Why you should attend lectures

For my students.

A lot of philosophy is about arguments. Not in the antagonistic and angry way, but in reasoned debate. Philosophy is more than opinions, for it is about persuading others that a particular view is the right or most reasonable view. That can be hard for young adults, trying to carve out a space for themselves. But even without trying to persuade, knowing how to justify your own point of view is a worthy skill.

Here, I want to justify, and persuade you, that attending lectures is a good idea.

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Let’s acknowledge that flexibility is a big deal at the moment. Juggling part-time work, study, and social activity can be complex. Many courses are promoted on the basis of their flexibility. So I’m arguing here that you should give attendance at lectures a priority in the hierarchy of value you’ve given to your activities. You have a life ahead of you to work and earn money. You have evenings and weekends to socialise. By contrast, you only have now, day-time, in semester, to change the parameters of your own knowledge and abilities in an especially intensive way. Make the most of it!

So here are two big reasons to show up.

  1. You will learn more, and so get better results.
  2. You will develop your personal responsibility; something friends, employers, and lovers all find attractive.

Let me unpack why I think these reasons are true. (Yes, my reasons have reasons).

First, learning more. This one is pretty obvious, it seems to me. When I say “show up”, I’m also implying that you don’t just sit up the back on facebook or whatever the whole time. You show up and participate. Once you’re there, there are all sorts of “clues” that help you stay on point: other people paying attention, asking questions; the visual dimension, especially the teacher’s gestures and expressions. A good teacher will ask you to do things in a class – talk to others, brainstorm, reflect on an experience, and comment. All of this means that by showing up, you do a lot more than if you listen and watch a recording.  And educational psychologists will happily show you lots of evidence that learning is not about “innate ability”, but about how much you do, and the habits that you acquire in the process. So, you do more by showing up, therefore you learn a lot more.

You might object at this point, by arguing that this disadvantages external students. This is true. But it’s not a reason to not show up. External students have to compensate for this disadvantage, by increasing their activity in other areas – for example, good online discussion (more on this another time).  But if you’re an on campus student, who chooses not to attend, you don’t have that compensation. Result: you’re just handicapping yourself.

Another point here is that when listening to a recording, you don’t have all “clues” to help keep you on task. In fact, you have to spend a lot of energy ignoring clues, screening them out, for other activities. You can do it, but it’s far harder.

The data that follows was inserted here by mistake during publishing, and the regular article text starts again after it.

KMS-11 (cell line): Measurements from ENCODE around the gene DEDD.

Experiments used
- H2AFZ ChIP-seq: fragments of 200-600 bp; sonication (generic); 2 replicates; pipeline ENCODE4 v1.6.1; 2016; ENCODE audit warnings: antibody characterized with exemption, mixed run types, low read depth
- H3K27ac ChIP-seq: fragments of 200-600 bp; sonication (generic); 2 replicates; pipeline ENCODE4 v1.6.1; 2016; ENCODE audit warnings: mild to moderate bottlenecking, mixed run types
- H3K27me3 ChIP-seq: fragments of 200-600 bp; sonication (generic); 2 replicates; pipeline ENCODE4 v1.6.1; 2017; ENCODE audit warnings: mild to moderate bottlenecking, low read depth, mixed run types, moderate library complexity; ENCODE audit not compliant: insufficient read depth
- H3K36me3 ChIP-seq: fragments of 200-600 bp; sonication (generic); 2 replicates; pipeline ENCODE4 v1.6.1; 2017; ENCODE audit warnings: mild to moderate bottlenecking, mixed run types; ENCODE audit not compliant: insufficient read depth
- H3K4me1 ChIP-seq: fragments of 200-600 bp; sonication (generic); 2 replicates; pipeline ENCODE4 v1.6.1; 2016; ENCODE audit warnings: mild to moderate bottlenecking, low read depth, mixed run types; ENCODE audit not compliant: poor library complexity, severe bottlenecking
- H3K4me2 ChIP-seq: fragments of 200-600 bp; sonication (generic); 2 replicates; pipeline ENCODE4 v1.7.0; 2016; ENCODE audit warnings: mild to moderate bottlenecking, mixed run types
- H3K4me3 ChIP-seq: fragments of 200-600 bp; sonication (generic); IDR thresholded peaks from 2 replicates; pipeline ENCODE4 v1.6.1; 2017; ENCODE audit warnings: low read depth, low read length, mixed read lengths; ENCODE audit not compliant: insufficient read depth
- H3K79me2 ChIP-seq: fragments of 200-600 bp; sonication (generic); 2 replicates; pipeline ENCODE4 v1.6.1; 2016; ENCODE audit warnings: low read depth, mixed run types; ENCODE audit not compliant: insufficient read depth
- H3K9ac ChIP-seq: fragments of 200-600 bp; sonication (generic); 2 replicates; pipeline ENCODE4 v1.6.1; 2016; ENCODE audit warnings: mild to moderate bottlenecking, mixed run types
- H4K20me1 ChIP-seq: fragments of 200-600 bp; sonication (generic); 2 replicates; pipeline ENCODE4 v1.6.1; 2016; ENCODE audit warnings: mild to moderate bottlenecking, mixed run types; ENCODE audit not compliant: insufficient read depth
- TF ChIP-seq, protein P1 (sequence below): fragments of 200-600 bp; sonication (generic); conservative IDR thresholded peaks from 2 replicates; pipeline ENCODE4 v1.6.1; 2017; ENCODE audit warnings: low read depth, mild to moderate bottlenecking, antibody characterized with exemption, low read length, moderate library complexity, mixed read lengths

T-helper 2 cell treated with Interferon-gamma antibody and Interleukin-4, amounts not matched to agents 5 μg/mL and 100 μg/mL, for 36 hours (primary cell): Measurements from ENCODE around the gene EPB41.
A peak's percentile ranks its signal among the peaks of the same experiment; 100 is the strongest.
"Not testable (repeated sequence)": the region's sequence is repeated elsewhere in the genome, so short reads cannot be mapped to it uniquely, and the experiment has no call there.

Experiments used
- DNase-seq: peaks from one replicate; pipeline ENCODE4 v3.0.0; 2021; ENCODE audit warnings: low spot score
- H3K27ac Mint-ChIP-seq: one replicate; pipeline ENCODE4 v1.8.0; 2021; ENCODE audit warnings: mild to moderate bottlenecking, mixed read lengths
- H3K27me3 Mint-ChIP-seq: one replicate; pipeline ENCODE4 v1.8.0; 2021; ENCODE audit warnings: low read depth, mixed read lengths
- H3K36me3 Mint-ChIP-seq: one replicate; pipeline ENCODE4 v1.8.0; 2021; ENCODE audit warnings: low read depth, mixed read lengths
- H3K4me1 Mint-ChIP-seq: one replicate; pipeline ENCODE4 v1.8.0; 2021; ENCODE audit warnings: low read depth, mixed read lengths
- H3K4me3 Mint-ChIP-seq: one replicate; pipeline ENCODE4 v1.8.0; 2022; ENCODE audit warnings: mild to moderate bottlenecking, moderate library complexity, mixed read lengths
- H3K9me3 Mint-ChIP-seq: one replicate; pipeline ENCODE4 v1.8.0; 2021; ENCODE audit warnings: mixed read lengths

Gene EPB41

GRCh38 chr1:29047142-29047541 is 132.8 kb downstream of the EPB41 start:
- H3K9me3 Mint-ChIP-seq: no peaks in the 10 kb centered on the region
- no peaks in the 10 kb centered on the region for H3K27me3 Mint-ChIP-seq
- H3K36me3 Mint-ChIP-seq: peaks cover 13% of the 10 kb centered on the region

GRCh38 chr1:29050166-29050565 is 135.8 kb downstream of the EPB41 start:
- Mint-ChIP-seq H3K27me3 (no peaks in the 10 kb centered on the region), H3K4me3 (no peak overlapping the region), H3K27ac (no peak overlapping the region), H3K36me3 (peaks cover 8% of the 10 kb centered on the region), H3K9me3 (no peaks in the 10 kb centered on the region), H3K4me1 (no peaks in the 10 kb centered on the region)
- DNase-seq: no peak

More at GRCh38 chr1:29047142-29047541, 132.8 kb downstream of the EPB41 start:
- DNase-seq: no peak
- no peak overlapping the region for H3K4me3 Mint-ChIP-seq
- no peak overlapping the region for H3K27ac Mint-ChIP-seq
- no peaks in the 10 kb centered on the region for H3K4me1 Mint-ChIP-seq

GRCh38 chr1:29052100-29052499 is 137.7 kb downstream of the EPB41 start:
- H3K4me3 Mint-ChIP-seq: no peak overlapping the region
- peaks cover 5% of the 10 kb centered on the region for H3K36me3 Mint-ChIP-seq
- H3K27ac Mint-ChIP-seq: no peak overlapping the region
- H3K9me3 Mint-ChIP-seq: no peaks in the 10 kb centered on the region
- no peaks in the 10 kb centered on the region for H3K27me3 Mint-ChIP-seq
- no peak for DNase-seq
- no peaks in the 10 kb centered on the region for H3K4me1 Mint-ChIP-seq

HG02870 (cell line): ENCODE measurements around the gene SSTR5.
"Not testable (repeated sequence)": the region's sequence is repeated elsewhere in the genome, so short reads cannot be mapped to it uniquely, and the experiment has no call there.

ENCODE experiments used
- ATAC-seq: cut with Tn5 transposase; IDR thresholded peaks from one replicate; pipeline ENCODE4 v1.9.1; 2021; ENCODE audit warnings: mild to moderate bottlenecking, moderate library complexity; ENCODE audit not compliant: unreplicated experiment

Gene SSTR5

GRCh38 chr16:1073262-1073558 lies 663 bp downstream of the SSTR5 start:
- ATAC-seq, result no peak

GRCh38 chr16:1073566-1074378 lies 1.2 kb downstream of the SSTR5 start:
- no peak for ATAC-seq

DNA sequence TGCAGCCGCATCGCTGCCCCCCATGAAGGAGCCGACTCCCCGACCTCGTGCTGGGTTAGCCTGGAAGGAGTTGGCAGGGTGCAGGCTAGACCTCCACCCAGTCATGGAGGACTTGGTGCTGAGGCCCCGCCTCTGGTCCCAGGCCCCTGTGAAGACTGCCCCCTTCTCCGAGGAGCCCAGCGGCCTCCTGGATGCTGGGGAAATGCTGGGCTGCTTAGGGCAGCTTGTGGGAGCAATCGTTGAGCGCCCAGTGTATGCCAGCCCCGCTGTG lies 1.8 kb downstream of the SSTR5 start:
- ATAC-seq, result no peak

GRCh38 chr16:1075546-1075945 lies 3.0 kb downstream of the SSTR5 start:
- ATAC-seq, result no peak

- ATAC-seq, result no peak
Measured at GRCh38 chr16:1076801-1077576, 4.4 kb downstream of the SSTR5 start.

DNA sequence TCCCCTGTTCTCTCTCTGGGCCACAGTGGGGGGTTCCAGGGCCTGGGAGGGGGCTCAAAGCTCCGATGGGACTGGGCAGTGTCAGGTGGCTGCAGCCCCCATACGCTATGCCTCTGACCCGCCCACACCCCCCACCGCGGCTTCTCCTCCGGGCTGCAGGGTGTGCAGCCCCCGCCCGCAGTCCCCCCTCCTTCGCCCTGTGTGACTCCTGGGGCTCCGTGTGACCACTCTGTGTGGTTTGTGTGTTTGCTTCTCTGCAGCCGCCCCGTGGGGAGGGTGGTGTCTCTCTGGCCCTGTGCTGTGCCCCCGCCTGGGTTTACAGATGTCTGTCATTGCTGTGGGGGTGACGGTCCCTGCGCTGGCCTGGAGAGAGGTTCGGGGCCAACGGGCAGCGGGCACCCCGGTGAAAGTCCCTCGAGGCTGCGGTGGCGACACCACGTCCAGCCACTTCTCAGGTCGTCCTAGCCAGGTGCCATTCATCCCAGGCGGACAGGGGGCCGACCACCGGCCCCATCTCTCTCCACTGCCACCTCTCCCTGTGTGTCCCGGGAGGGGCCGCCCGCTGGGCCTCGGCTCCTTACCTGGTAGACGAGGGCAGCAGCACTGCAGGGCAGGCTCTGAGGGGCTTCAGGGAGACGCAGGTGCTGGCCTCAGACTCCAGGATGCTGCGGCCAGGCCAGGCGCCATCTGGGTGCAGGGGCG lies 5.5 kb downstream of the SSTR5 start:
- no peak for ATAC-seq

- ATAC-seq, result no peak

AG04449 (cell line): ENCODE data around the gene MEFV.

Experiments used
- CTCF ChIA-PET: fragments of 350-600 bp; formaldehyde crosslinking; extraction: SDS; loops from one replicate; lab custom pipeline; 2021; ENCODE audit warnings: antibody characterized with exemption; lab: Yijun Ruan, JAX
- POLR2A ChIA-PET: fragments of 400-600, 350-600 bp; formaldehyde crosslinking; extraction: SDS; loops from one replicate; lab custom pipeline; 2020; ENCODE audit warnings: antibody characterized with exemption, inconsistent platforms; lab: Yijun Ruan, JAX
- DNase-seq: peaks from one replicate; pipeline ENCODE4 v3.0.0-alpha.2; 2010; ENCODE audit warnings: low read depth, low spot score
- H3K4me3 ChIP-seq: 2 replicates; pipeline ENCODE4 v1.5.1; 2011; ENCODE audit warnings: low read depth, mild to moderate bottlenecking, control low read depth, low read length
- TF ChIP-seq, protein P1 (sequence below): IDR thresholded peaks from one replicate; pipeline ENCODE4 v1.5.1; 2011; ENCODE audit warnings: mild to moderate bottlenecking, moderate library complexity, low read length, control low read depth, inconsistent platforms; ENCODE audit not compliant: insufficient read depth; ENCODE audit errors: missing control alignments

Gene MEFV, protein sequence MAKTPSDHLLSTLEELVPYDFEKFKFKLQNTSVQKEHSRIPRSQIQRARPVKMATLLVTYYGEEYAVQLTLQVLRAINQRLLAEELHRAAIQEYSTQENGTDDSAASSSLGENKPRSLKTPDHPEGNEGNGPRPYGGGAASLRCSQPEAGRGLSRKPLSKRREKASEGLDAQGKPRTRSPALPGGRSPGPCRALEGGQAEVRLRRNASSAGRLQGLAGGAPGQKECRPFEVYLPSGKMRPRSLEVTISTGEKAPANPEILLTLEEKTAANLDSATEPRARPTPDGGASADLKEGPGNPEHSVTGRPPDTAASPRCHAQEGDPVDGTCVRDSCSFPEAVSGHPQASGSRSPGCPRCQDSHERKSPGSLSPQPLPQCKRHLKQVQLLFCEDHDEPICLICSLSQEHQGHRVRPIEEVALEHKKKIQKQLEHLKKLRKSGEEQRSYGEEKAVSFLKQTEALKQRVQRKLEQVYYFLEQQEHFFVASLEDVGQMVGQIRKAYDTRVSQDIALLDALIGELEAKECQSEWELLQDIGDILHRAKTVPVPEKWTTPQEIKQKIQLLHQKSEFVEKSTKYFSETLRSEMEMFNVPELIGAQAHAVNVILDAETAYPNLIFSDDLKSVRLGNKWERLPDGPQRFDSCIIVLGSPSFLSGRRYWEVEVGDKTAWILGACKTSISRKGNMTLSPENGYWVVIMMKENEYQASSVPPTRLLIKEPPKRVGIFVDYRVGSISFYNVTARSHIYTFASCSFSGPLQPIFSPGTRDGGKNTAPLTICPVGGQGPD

Second, personal responsibility. This reason is less obvious. What I mean is that life’s rewards (such as: happiness!) go to those that are in the habit of showing up and making the most of things. You may not consider yourself the most “intelligent” person (I would beg to differ), or the most “gifted”. But if you regularly turn up, cultivating the reliability and involvement that lectures depend on, then you will see many more opportunities for yourself. Lectures (good ones, at least) depend on you because they are conversations, not monologues. And that means the lecturer is relying on you as a conversation partner, a “co-producer”, some call it. There is trust involved here, and as you become a trusted partner, you begin to see that you’re a part of something bigger than just you  and your immediate study goals. There is a kind of community that is created in the classroom. But all of this will be invisible unless you’re in the habit of being there. When I call this “personal responsibility”, I’m expressing the fact that you belong there.  And when you belong somewhere, this is the kind of characteristic that friends, partners, employers, and lovers all gravitate towards. Imagine sitting in an interview for a great job, and the employer saying, “with your skills and record, we can see that you really belong here”. Opportunity flows your way.

The objection again might be, “what about those who can’t be there?”. External students, unalterable work commitments, and so on. Well, as I said before, it is possible to compensate for not being in the room. And because, statistically, a lot of people will choose not to show up, it’s even possible to actually be the “most present”, even though you’re not in the room. I’ll have to write another post about how to do that sometime.

I think now, however, I’ve supported my reasons to show you why both on short and long term considerations, it’s worthwhile turning up and choosing to be involved. Remember, you’re in charge of your life. Not me. I’m not laying down a law here. I’m just trying to give some reasons, which you can consider and accept or reject. Ultimately, the decision comes from you. Don’t just agree with me because I’m the teacher. Use your mind, evaluate your activities, and then make your choices accordingly.

So now it’s over to you. Perhaps there are objections I haven’t considered. I’d like you to state them. I’d like you to disagree. Let’s really discuss it. Some say that “lectures are dead”. But I don’t think so. I know what goes on in my lectures, and they aren’t dead. Perhaps they’re only dead for those that don’t know, because they aren’t there.

 

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